Saturday, March 14, 2015

Why birds don't fly

During my days as a film journo, i met Q (director of films like Gandu and Tasher Desh) in a cafe. An insightful personality, he admitted that being a filmmaker, he takes it upon himself to test his audience. His point was pretty simple: You can't always spoonfeed people. Months later, i read Nicolas Winding Refn saying something similar vis-à-vis Only God Forgives. Mr Refn went a step further though by confessing that his original intention is to fuck with the minds of those who'd bother to watch his much-derided movie. In his defense, being filmmakers, they have every right to do the way they please in their medium of expression. So, there's no point in taking up a stand on the subject of so-called artistic integrity. But the question remains: Do they really achieve what they wanted with their methods? Turns out Alejandro González Iñárritu did—and how! His Oscar-decorated Birdman was as genuine it could get. One of those rare films wherein you're taken on a walk without your hand being held. Despite all of that, people found its climax open-ended—confusing, according to some—when it's not. Whichever way you look at it, a great film is always open to interpretations. Hence, i'm forwarding mine although i could be wrong as i usually am.
Spoiler Alert: The film actually ends when Michael Keaton's Riggan Thomson shoots himself on the stage in front of the crowd. Technically, that is. Whatever happens next is pure fantasy. A possibility. An abstract vision of everybody who is involved in the making, especially the writer-director. Remember the next scene shows Thomson in a hospital? And for a pleasant change, Birdman is not bothering him anymore. In fact, this is the first time we don't get to hear him brainwash Thomson. On the contrary, we see Thomson telling him to fuck off and to add weight to that moment, Birdman is shown flushing the toilet. A shitty goodbye of sorts? Maybe, just maybe, because Thomson died on the stage itself, Birdman can't be interested in a dead protagonist. On the brighter side, Thomson is no more and with him dies his demons too. He's finally a bird. Makes sense?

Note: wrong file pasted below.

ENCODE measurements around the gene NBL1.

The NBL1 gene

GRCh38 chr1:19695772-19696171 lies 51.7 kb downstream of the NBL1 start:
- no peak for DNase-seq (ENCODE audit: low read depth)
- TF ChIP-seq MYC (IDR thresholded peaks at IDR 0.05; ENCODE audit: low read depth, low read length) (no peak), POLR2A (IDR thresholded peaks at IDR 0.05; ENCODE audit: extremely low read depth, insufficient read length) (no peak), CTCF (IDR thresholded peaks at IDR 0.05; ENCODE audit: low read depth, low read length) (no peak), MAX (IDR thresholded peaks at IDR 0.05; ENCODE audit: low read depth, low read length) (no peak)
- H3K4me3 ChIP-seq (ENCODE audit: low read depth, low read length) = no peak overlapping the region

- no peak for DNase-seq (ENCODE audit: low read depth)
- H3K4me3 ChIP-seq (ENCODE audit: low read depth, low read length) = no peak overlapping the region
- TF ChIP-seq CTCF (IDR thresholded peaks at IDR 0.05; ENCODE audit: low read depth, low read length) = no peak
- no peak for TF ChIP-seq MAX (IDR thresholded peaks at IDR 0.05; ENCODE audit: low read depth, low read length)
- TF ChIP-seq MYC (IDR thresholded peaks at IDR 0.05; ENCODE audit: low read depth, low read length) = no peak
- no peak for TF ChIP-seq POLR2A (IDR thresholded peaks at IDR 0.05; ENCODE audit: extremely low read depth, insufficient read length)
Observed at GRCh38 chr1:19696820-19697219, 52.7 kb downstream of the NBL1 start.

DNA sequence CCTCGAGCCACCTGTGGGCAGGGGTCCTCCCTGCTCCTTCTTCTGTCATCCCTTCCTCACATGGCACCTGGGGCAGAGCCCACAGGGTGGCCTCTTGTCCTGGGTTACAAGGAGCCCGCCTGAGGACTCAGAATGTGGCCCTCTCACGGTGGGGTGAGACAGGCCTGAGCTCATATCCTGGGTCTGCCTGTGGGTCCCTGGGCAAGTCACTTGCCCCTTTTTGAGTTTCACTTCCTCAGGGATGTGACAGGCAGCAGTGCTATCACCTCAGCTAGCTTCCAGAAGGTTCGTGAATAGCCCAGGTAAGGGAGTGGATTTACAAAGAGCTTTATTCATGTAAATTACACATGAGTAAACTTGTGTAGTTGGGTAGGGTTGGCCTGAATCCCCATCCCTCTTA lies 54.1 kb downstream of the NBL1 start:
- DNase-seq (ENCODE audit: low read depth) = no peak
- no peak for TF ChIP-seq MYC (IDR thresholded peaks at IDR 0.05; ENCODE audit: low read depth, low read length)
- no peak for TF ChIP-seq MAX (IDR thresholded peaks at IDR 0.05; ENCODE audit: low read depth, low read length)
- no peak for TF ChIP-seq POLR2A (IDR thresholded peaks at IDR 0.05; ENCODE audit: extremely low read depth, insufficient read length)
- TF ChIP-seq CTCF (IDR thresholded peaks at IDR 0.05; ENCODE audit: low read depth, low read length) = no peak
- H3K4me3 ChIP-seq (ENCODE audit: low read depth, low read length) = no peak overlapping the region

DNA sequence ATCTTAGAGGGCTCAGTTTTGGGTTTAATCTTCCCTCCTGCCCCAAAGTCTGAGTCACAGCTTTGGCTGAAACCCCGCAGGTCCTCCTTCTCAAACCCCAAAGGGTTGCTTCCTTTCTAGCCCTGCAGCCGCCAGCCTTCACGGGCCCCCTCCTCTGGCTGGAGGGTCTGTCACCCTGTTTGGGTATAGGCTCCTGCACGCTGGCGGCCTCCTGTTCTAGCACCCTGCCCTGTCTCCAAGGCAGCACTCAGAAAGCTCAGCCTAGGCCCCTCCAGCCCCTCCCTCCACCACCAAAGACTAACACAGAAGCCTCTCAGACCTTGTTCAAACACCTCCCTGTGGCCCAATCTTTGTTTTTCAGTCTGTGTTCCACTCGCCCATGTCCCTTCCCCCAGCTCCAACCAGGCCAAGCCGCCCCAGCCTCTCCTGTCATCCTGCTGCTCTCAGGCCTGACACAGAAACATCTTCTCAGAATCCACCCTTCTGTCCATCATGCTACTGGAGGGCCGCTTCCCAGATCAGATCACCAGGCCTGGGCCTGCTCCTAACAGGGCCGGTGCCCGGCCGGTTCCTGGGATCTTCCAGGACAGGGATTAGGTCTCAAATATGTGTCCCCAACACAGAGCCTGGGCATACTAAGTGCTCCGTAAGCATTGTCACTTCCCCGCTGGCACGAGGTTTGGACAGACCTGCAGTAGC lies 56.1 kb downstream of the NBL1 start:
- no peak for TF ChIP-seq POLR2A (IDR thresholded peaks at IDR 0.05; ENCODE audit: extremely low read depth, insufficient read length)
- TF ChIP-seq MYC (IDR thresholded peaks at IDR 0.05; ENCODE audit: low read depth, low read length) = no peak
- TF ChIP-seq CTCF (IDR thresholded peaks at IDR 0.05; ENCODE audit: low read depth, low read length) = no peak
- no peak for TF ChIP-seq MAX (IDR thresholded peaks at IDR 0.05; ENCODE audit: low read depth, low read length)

Conclusion: Filmmakers should fuck with us—or our minds, whichever is less appealing—more often. 

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